Wednesday, May 20, 2009

of Birth and Death

I suppose it’s time for an update. I would like to change the tone a little bit and get off of the contaminated water subject before unleashing the wrath of the most unconditionally dedicated sister/sister-in-law on the planet.

Before reporting on our project, I would like to take a moment to remember my Grandma Fluckiger, who passed away yesterday morning. She passed with all of her children present at her bedside. I am sorry that I am unable to attend the funeral but would like my family to know that I am with them in spirit. There is something to be said for Fluckiger funerals. Not that any funeral is a good time, but Fluckiger funerals are a great celebration of life as well as mourning the dead. They are painfully honest and candid. There is no pretense. No obligation to "look sad." People still laugh if something is funny and freely alternate between tears and laughter without the guilt of not keeping up appearances. I will miss it. I wish I could be there with everybody telling funny stories about grandma, of which there is no shortage, and remembering that she was simultaneously one of the most quirky and most classy ladies I have had the pleasure of coming to know in my short 31 years. That said, to the family members who are grieving, you have my sympathy as you would my shoulder. To those who are laughing, know that I share in those memories with delight and fond rememberance.

There is really not too much to report on right now other than further progress with our project: “Familias Mejoradas con charlas listas.” I thought that I would place a sample of some of the work we are doing for this project. Let me explain a few things, that you might more fully grasp the reality and scope of this project. It, as we have said before, is a series of 11 lessons around maternal and child health before, during, and after pregnancy. In these “charlas” we cover the following themes:

Órganos Reproductivos (reproductive organs)

El Embarazo (pregnancy)

El Parto y el Puerperio (birth and the first 40 days after)

Planificación Familiar (family planning, or birth control methods)

Mortalidad Materna (maternal mortality)

Lactancia Materna (breast feeding)

Infecciones de Transmisión Sexual—ITS (STD’s including HIV/AIDS)

Violencia Intrafamiliar (family violence)

Nutricón (Nutrition)

Higiene Personal (personal hygiene)

Casas Maternas (maternity houses, for promotional purposes)

Each of these 11 charlas are designed to be printed 1 meter by 1½ meters on vinyl banners which will hang on the walls of every Casa Materna in the country (about 70 now with 14 more planned). Each one is designed to be understood by “campesinas” (or women from the sticks) who can’t read or by the midwives who can’t read. Thus, practically every individual sentence is illustrated. And not just illustrated to accompany text, but rather, illustrated to stand on its own. To speak for itself. This obviously carries its own challenges considering the cultural differences which carry over into visual aid recognition, or symbolism. (For example, does a thumbs up sign imply something good here or does it mean diarrhea? We have to consider these things.)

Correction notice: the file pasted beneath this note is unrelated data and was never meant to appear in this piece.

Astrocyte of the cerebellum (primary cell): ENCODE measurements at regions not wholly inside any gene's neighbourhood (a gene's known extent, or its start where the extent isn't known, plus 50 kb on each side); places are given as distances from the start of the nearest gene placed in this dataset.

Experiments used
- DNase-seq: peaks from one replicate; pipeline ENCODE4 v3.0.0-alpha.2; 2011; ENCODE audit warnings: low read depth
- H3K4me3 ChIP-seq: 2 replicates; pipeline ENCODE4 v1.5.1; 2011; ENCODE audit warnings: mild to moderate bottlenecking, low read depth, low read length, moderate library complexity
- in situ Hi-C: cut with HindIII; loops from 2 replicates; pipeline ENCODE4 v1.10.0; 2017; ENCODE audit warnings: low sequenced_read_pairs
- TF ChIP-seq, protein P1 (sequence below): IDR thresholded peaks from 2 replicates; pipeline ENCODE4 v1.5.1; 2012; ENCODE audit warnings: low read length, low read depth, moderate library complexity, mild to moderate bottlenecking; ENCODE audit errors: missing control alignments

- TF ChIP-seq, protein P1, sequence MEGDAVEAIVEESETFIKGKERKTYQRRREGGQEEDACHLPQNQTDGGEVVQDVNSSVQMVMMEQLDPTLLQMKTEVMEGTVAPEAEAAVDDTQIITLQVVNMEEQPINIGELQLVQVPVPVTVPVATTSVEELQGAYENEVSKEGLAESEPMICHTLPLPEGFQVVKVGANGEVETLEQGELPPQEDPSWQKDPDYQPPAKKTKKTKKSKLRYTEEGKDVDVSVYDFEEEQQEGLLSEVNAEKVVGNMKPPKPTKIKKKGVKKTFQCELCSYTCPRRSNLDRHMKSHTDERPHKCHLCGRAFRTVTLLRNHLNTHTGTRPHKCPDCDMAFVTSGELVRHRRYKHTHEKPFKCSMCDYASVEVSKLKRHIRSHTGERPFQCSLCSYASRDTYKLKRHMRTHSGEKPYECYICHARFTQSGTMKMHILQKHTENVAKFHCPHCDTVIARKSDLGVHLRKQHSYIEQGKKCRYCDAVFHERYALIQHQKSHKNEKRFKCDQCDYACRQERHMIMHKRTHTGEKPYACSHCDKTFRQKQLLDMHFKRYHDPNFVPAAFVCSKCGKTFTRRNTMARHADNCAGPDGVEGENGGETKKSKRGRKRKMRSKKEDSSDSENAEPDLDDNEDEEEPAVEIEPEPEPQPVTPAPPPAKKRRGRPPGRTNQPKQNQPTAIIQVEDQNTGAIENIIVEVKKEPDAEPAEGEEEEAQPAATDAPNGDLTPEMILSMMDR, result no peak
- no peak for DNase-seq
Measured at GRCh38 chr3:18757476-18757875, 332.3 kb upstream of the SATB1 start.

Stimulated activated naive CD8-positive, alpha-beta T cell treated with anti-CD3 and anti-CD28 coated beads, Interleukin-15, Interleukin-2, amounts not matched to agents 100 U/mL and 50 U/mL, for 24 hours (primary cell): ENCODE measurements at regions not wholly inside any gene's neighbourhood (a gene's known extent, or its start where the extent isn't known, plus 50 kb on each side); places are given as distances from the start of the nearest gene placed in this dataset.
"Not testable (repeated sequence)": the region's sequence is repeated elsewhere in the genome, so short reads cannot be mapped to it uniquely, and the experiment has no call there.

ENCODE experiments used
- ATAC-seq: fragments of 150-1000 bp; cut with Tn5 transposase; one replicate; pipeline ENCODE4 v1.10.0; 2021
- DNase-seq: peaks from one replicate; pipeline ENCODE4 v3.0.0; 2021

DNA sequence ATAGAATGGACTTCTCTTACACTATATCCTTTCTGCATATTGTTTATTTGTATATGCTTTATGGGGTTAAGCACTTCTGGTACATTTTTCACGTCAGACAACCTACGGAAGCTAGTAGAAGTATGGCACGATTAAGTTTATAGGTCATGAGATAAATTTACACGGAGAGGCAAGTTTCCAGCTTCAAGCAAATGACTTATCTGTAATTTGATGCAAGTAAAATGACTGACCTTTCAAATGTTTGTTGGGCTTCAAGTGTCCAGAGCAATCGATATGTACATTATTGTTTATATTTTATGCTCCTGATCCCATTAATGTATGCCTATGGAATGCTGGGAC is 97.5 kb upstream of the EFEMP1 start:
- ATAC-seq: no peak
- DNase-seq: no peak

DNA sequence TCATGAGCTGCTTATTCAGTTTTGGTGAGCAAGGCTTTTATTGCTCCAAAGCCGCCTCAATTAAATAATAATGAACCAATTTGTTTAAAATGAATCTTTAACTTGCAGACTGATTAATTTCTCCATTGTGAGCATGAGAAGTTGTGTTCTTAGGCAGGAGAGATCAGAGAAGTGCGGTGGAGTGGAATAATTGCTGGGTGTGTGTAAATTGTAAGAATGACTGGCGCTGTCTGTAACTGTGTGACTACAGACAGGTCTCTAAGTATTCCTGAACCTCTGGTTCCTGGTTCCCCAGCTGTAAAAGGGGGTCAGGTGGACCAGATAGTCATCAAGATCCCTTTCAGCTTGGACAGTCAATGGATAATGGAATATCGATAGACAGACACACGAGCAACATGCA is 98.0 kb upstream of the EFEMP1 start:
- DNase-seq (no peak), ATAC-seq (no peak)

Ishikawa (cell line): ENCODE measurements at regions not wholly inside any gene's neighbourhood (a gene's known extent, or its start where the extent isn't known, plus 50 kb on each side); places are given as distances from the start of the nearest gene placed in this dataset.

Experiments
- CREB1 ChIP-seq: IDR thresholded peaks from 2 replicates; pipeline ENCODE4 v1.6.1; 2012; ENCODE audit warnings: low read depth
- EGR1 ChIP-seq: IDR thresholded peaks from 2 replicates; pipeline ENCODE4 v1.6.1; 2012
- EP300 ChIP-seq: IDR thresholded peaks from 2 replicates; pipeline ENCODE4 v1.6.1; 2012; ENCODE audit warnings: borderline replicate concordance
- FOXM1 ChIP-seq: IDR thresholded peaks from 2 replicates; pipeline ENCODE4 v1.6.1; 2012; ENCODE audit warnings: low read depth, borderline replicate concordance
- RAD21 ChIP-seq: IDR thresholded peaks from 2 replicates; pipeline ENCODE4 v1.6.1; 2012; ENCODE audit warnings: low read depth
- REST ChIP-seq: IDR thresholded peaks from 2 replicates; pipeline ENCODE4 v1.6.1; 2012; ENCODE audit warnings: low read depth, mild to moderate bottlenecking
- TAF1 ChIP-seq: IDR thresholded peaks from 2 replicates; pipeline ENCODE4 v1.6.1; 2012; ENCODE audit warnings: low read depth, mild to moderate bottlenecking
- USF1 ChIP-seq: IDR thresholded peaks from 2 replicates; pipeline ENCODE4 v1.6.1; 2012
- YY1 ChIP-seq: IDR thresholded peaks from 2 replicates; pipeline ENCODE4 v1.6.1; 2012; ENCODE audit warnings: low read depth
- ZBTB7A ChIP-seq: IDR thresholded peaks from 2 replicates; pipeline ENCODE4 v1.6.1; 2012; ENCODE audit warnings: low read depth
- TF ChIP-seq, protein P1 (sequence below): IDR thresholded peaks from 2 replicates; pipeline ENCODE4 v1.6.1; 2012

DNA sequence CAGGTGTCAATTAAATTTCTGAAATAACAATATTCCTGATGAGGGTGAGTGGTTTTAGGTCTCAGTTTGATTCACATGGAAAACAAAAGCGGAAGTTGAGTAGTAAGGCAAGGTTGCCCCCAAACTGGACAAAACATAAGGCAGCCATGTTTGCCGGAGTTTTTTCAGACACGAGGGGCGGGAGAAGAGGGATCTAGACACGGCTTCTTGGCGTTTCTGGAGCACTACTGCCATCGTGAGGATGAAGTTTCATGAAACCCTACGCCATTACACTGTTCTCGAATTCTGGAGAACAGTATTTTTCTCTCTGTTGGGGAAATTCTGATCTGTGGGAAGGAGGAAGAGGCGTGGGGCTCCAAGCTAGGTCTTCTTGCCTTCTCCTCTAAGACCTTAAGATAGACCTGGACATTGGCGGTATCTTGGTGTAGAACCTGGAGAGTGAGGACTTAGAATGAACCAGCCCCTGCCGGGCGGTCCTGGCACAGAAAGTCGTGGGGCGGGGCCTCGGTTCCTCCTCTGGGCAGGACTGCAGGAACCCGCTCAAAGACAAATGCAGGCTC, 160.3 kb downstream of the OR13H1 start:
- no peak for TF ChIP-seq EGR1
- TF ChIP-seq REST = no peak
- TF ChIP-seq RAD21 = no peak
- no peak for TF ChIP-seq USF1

Since each banner is not just a poster of a theme, but a complete lesson on that theme, each has between twenty-five and eighty individual illustrations. This may sound insignificant if imagining gathering eighty illustrations to represent something. However, to avoid involving international copyright laws (or a pronounced lack thereof) we decided to create each illustration originally, so that we own all of the images. That means that after days of writing the charla, then meeting with a team that we have assembled of doctors, nurses, midwife trainers, maternal health specialists and other health professionals to comb over each and every letter for accuracy and currency in both language and information—(not to mention cultural appropriateness)—that we have to sit down and plan each image. Then draw and paint each illustration on the computer at a high enough resolution to print at 1 x 1½ meters. We have finished 5 of them. We are halfway through the sixth one now and hope to be done with the design phase by the end of July. Each charla has about 150 hours of design work involved. Then we go through another review process with the team.